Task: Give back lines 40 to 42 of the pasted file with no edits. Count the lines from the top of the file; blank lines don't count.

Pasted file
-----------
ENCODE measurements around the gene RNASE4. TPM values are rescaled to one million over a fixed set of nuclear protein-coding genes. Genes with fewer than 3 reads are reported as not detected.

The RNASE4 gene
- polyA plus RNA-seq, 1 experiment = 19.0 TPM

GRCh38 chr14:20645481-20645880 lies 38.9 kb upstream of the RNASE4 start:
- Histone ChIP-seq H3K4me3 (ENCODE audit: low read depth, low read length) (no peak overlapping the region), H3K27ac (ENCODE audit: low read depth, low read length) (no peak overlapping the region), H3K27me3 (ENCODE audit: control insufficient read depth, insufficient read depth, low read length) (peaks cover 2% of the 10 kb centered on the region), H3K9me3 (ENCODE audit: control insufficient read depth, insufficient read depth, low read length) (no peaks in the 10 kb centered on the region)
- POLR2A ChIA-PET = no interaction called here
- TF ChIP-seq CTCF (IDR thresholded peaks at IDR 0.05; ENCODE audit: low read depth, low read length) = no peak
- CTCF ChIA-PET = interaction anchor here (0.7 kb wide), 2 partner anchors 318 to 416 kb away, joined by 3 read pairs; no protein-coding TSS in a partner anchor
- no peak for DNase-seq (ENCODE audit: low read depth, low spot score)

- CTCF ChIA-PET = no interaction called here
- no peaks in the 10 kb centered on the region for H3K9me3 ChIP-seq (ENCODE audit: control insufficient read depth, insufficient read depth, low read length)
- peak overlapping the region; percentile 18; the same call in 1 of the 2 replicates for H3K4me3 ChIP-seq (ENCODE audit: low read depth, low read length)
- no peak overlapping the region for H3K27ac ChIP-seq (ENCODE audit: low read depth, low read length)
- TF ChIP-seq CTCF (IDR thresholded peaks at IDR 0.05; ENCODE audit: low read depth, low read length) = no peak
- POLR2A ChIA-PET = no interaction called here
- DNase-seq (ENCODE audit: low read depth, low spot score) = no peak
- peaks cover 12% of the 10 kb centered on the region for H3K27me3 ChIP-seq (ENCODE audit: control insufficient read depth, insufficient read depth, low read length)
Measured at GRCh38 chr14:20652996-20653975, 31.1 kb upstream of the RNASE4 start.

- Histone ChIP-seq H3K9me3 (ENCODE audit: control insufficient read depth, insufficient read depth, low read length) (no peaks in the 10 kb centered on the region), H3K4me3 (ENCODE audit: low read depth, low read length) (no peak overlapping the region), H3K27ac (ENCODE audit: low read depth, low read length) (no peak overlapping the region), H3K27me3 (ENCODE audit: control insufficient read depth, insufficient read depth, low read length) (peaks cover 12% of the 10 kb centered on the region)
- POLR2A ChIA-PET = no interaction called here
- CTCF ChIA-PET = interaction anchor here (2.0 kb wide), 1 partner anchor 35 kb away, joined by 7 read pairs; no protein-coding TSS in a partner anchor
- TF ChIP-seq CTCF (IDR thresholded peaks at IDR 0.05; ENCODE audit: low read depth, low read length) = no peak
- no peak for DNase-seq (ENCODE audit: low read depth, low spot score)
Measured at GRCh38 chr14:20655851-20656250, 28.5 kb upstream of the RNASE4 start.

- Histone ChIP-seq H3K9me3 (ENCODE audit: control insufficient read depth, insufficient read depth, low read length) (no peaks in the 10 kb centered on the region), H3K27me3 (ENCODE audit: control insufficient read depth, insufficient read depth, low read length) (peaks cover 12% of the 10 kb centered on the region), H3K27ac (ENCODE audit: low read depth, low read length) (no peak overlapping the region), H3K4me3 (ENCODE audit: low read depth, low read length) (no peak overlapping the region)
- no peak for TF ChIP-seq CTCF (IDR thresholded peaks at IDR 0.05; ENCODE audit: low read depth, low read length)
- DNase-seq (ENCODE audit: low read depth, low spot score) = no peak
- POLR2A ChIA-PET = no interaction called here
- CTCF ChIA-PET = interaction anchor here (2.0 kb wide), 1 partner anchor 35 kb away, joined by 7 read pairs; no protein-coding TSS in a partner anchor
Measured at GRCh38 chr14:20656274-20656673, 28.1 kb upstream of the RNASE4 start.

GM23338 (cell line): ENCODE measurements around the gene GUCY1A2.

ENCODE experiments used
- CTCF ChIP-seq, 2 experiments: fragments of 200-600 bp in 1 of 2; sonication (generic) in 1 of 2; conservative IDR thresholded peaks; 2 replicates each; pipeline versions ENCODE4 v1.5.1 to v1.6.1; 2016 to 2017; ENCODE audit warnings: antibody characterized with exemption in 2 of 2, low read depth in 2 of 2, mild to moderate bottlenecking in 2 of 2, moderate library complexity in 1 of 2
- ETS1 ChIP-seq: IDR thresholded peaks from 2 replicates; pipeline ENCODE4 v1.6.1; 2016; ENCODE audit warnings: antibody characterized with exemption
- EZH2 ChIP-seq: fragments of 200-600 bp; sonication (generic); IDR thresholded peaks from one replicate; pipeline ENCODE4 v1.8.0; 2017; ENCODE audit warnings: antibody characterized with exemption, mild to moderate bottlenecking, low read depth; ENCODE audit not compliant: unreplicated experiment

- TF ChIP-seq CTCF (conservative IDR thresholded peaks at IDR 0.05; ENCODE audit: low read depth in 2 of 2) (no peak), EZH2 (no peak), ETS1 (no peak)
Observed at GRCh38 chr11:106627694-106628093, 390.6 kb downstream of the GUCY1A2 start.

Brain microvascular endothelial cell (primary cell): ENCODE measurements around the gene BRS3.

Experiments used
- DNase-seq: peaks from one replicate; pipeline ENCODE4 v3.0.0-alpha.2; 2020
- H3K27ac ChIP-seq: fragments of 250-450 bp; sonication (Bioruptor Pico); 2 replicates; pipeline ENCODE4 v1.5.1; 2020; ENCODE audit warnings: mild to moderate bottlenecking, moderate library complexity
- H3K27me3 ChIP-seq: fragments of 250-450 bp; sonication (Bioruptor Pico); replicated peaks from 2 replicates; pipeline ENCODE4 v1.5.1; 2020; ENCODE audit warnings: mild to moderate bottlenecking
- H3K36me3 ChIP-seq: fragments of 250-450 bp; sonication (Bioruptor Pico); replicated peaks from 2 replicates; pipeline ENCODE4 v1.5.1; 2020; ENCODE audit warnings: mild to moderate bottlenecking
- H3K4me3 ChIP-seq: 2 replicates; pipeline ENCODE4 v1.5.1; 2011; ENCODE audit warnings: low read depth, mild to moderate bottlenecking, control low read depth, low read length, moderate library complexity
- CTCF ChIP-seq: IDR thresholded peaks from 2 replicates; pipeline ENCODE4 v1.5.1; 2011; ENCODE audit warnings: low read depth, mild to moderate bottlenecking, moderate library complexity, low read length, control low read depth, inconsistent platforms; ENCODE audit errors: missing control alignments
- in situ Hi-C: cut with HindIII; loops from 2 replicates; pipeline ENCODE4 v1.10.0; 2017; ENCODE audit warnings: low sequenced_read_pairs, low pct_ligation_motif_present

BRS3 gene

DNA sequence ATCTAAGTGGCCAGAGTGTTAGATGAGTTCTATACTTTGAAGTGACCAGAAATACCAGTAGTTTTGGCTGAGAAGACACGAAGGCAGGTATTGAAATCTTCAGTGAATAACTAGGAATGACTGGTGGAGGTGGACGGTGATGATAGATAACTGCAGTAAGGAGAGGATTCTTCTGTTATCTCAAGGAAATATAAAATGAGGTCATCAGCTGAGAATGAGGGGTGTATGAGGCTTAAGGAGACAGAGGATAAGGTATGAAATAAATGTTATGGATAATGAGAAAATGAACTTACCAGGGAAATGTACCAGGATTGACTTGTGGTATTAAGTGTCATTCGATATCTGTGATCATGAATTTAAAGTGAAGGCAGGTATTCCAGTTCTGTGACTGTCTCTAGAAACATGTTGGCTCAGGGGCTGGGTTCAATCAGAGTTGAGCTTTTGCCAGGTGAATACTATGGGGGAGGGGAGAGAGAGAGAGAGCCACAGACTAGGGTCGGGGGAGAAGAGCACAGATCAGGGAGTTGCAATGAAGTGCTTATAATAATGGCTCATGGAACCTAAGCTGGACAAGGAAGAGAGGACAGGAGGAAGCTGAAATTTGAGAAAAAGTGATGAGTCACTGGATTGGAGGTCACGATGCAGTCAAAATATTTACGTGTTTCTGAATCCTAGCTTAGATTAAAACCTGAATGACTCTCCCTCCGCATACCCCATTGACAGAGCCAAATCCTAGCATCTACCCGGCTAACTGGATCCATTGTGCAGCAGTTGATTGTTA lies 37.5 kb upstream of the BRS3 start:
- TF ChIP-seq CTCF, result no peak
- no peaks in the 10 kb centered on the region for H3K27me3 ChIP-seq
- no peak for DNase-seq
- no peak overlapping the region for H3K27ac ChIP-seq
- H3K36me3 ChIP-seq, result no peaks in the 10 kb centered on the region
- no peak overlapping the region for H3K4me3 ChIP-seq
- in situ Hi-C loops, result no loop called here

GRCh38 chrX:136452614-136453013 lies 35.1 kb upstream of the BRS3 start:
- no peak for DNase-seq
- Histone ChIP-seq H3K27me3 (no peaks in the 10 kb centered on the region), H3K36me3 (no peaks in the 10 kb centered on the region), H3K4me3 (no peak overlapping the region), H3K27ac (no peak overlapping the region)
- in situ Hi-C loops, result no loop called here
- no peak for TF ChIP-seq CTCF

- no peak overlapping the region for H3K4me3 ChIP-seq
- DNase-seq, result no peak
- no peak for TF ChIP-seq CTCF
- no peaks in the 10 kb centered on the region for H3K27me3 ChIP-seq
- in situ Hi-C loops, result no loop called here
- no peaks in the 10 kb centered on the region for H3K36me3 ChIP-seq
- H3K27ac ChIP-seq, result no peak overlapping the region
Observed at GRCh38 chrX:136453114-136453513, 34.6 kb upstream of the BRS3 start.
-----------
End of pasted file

- DNase-seq: peaks from one replicate; pipeline ENCODE4 v3.0.0-alpha.2; 2020
- H3K27ac ChIP-seq: fragments of 250-450 bp; sonication (Bioruptor Pico); 2 replicates; pipeline ENCODE4 v1.5.1; 2020; ENCODE audit warnings: mild to moderate bottlenecking, moderate library complexity
- H3K27me3 ChIP-seq: fragments of 250-450 bp; sonication (Bioruptor Pico); replicated peaks from 2 replicates; pipeline ENCODE4 v1.5.1; 2020; ENCODE audit warnings: mild to moderate bottlenecking